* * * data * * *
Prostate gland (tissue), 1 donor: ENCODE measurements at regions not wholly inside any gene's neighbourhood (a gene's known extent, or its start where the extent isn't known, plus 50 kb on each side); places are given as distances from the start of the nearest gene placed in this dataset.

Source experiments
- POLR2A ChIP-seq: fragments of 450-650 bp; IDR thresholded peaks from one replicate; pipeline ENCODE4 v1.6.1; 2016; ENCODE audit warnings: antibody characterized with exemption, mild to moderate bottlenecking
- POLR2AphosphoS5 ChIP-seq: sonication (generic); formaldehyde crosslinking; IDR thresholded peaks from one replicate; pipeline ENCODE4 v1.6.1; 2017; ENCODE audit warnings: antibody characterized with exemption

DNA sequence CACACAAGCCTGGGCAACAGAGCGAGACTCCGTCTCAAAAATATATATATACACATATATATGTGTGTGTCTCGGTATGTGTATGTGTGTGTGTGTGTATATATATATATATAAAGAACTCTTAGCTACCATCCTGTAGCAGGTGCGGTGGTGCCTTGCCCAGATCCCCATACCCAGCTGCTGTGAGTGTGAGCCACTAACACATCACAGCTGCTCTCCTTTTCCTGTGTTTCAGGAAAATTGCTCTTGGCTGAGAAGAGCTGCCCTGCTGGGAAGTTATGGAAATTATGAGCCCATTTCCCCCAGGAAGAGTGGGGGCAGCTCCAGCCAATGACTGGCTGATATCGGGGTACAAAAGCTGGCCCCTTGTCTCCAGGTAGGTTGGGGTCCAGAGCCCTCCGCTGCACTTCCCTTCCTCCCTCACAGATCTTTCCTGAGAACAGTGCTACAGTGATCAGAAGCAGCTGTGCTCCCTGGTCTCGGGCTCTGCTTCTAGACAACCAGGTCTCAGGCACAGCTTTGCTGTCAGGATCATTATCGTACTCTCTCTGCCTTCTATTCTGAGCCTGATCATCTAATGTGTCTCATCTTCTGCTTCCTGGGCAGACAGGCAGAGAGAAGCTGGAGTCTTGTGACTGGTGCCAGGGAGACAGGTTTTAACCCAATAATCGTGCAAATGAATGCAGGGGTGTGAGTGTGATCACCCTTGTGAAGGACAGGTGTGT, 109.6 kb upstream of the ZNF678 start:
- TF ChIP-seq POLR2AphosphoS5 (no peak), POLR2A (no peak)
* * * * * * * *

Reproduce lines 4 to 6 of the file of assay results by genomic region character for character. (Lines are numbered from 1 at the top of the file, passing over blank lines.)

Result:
- POLR2AphosphoS5 ChIP-seq: sonication (generic); formaldehyde crosslinking; IDR thresholded peaks from one replicate; pipeline ENCODE4 v1.6.1; 2017; ENCODE audit warnings: antibody characterized with exemption

DNA sequence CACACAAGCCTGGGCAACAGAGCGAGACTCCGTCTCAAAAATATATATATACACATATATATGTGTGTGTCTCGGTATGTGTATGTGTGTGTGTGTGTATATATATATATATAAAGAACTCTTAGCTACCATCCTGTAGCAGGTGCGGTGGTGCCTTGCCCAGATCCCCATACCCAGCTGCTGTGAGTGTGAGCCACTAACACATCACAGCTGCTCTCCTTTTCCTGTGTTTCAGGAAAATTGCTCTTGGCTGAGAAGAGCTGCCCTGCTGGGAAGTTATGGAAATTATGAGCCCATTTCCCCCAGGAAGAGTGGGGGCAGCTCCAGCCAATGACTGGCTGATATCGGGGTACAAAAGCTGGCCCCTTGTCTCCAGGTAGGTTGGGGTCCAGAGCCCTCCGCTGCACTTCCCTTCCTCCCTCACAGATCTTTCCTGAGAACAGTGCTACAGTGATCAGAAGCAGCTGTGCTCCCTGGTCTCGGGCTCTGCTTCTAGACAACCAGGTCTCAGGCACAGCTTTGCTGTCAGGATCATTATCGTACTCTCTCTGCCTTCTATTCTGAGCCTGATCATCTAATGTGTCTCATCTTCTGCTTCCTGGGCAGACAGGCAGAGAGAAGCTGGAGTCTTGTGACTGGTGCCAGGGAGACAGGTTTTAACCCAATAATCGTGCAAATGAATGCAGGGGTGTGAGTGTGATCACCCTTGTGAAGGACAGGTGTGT, 109.6 kb upstream of the ZNF678 start:
- TF ChIP-seq POLR2AphosphoS5 (no peak), POLR2A (no peak)